I wasn’t sure what to expect when Firewall: Zero Hour was offered to me for review. I’ve seen both good and bad when it comes to PSVR games, and the thought of a tactical 4v4 FPS could either be really good, or really, really bad. So imagine my surprise when after a short tutorial to teach me the basics, I was thrust into a game world so well designed and executed that the comparison to Ubisoft’s Rainbow Six franchise is not only mandatory, but completely earned.
Firewall: Zero Hour is predicated on the simple concept of attackers and defenders, in short, yet fully realized five minute games. The attackers must breach one of nine maps to locate and disable a firewall, then find a laptop and hack into it to secure the win. Defenders are tasked with hiding the firewalls, barricading rooms, setting traps, and then defending both the firewall and the laptop for the full five minutes. And while this is all going on, both teams are shooting the hell out of each other. It is intense and insane and incredibly fun.
The VR environment works exceptionally well, and using the DualShock 4 or the PSVR Aim Controller is (actually) very intuitive. I was shocked at how responsive aiming down the sights was. In my living room, I’m a fat dude wearing a clunky headset wired to a game console with a controller in my hand. But in-game, I’m a well trained mercenary-for-hire, and it was so easy to get fully immersed in the action. It’s even better when you have a team working together, calling out enemies, covering corners, and healing/reviving downed allies.
Thankfully, I found myself on a couple of seasoned teams, and I truly felt like my actions mattered in-game. When I shot an enemy who was preying my teammate with a shotgun and my mate thanked me as he ran off to continue hunting, I felt like I had accomplished a major feat. Like my presence in the game was a difference, and it helps that it feels like I’m truly standing in that villa compound, or business office, or warehouse. Firewall: Zero Hour is proof that VR is the future of gaming, and that future is, well, now.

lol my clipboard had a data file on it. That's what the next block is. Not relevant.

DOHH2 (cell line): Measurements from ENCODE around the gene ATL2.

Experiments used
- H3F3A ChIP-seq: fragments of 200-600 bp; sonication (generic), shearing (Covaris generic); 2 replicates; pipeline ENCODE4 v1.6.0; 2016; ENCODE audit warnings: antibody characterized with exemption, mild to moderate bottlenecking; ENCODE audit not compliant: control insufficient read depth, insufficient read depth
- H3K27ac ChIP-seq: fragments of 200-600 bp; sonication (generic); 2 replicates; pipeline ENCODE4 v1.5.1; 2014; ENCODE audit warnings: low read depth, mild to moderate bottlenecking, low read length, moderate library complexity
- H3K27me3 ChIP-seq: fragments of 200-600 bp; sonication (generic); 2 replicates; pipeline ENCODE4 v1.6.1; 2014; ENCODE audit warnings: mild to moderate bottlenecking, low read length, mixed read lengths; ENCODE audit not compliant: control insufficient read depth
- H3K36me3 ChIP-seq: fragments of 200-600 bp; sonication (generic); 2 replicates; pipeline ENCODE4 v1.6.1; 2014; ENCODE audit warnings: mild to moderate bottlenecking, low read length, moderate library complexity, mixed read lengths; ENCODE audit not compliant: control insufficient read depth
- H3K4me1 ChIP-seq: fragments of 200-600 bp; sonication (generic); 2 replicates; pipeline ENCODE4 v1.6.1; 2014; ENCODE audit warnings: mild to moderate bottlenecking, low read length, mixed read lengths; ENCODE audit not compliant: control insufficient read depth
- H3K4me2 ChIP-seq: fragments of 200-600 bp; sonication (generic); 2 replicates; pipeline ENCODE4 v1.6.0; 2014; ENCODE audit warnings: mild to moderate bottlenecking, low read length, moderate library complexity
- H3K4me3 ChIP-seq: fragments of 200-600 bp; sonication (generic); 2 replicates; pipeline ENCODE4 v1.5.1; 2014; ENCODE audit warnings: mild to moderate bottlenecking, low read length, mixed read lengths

Each game awards players with cash and XP — whether or not you won — to upgrade weapons and gear. There are 12 avatars to choose from, each representing a different country. Unlocking better weapons and attachments buffs up and ranks each character. But that’s not the real draw here. Working together and communicating, completing the objective, and looking out for each other is the bread and butter of what makes Firewall: Zero Hour work.
That being said, the game isn’t without a few issues. The VR environments look great, and how you hold your weapons in-game looks and feels oddly realistic. Still, since movement is mapped to the same controller, things start to break down. Sprinting doesn’t render to the headset’s display as you might expect, and it still doesn’t feel like you are moving fast. Turning side-to-side with the controller is an interesting experience; instead of a smooth turn, the screen shifts in 45 degree increments, and while my brain did get used to it eventually, in the beginning, I was motion sick for most of the games. It’s actually a good thing that the matches are presented in five minute chunks, because any longer and I might have lost my lunch.
Matchmaking is also an adventure, as it can take a long while to find a team. To add insult to injury, if the host drops out, whether by choice or lost connection, the game immediately ends and you’re booted back to the lobby to start the process all over. Matches are designed for five minutes, but they are usually over well before then. So, you’re looking at a 8-12 minute wait for a 3-4 minute gaming experience. That reads way worse than it feels in-game; I just felt compelled to mention it.
Firewall: Zero Hour is proof that FPS games can work in a VR environment. While it’s not perfect, it’s incredibly fun and immersive, and if you luck into a team of seasoned players, you’re in for an amazing experience. Communicating and utilizing actual tactics is the path to success, and the thrill of not knowing who or what might be around a corner gets the heart racing. Developer First Contact Entertainment has laid the foundation of what could very well be the future of the first person shooter. Battle royale games are already starting to wear thin, and the next evolution of the genre is here with Firewall: Zero Hour.
This review is based on the PlayStation VR version of the game. A copy was provided to us by Sony.
Firewall: Zero Hour for the PSVR is an immersive, engaging - and incredibly fun - tactical shooter that succeeds in so many ways, and represents the future of the FPS genre.